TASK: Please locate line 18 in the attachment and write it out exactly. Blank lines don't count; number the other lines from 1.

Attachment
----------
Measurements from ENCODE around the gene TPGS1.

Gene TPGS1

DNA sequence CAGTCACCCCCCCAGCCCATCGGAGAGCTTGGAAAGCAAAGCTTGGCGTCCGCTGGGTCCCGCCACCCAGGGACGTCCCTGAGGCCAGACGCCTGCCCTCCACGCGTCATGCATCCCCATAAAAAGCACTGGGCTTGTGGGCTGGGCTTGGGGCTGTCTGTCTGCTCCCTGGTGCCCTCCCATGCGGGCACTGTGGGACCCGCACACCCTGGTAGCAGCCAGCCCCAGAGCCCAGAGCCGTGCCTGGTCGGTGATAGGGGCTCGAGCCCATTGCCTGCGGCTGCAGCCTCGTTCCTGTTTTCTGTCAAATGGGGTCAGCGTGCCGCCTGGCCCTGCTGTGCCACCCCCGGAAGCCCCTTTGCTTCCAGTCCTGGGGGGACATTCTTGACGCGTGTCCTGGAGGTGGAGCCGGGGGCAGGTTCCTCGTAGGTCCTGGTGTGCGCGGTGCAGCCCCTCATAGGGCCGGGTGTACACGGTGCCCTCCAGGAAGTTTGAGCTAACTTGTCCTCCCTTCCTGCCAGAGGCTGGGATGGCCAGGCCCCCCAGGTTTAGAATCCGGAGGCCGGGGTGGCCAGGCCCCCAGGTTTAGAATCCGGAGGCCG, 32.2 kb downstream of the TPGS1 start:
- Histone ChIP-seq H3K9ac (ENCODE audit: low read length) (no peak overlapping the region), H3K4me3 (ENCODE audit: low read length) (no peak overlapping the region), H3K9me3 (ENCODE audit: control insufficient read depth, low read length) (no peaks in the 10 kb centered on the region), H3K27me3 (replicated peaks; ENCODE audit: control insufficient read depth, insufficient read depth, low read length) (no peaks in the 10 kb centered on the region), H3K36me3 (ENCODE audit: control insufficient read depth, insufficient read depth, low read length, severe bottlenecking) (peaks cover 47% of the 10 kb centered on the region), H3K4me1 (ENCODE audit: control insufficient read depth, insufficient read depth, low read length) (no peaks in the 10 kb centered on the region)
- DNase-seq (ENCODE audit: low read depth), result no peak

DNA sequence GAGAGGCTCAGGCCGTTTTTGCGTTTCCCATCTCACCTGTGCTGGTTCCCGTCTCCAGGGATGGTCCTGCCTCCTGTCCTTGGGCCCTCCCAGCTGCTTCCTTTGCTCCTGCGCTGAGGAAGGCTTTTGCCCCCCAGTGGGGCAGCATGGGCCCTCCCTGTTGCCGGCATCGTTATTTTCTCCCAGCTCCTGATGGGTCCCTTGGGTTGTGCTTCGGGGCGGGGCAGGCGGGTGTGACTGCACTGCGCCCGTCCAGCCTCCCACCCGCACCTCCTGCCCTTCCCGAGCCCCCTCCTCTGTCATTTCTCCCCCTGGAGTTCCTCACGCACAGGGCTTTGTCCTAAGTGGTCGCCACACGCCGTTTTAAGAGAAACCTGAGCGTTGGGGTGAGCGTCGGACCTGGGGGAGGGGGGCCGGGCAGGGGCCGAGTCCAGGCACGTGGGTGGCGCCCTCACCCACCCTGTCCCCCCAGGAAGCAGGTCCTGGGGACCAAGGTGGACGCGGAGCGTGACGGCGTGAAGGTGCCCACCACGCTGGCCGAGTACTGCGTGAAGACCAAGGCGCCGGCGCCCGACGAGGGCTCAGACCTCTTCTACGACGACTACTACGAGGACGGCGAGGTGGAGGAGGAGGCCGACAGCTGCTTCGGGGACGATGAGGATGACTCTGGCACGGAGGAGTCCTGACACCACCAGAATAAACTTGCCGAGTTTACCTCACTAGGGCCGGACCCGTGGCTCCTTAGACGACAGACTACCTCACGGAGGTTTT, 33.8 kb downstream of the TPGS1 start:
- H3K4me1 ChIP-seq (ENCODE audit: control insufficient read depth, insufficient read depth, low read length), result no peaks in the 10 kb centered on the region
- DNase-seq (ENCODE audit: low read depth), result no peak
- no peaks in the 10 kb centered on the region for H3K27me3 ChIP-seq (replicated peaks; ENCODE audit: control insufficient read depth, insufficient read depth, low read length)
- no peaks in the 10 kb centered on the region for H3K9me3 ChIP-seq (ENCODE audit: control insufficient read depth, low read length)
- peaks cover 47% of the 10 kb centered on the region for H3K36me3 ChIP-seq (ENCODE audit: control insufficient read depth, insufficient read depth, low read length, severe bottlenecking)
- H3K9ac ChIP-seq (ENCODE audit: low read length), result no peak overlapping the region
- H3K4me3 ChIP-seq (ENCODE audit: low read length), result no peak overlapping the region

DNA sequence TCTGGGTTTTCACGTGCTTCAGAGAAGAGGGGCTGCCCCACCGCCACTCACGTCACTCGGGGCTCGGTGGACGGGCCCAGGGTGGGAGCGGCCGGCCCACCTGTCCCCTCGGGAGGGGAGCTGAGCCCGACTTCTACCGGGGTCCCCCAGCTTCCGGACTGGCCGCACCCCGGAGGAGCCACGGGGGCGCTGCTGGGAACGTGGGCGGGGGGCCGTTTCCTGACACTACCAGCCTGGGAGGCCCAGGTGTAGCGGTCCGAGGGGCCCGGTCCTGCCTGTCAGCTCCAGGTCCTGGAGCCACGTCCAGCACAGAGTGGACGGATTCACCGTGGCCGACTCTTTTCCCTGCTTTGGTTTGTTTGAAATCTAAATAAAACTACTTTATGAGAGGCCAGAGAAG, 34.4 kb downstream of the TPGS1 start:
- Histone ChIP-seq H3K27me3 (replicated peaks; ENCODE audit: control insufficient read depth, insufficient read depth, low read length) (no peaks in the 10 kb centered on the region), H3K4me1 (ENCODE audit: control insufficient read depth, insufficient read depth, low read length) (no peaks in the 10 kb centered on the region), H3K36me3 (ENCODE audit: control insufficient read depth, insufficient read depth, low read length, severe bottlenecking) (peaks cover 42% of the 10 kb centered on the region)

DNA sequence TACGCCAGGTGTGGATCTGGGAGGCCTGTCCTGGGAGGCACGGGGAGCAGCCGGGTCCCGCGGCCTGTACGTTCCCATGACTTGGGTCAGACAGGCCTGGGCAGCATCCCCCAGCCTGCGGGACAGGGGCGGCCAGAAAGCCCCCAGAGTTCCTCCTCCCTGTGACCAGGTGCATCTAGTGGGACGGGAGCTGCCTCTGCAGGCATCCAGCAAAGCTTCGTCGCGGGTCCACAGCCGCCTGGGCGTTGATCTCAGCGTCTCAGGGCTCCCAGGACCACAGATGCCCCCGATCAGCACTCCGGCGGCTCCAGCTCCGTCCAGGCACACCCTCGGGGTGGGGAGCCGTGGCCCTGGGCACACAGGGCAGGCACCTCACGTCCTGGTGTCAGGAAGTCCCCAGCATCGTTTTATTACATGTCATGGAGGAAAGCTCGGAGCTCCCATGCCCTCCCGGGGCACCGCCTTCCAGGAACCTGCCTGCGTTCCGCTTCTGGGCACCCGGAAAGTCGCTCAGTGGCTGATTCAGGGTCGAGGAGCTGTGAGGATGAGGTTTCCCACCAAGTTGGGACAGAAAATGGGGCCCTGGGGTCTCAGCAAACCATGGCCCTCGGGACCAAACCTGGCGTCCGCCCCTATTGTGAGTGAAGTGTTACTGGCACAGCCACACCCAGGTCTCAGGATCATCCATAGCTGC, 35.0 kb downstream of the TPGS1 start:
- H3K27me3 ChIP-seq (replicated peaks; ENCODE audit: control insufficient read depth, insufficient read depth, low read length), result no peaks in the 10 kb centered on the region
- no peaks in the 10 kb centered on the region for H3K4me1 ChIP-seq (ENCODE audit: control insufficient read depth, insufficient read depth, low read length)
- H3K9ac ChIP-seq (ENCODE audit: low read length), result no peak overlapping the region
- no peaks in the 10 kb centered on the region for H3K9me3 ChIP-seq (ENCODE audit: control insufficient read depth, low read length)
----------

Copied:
- no peaks in the 10 kb centered on the region for H3K4me1 ChIP-seq (ENCODE audit: control insufficient read depth, insufficient read depth, low read length)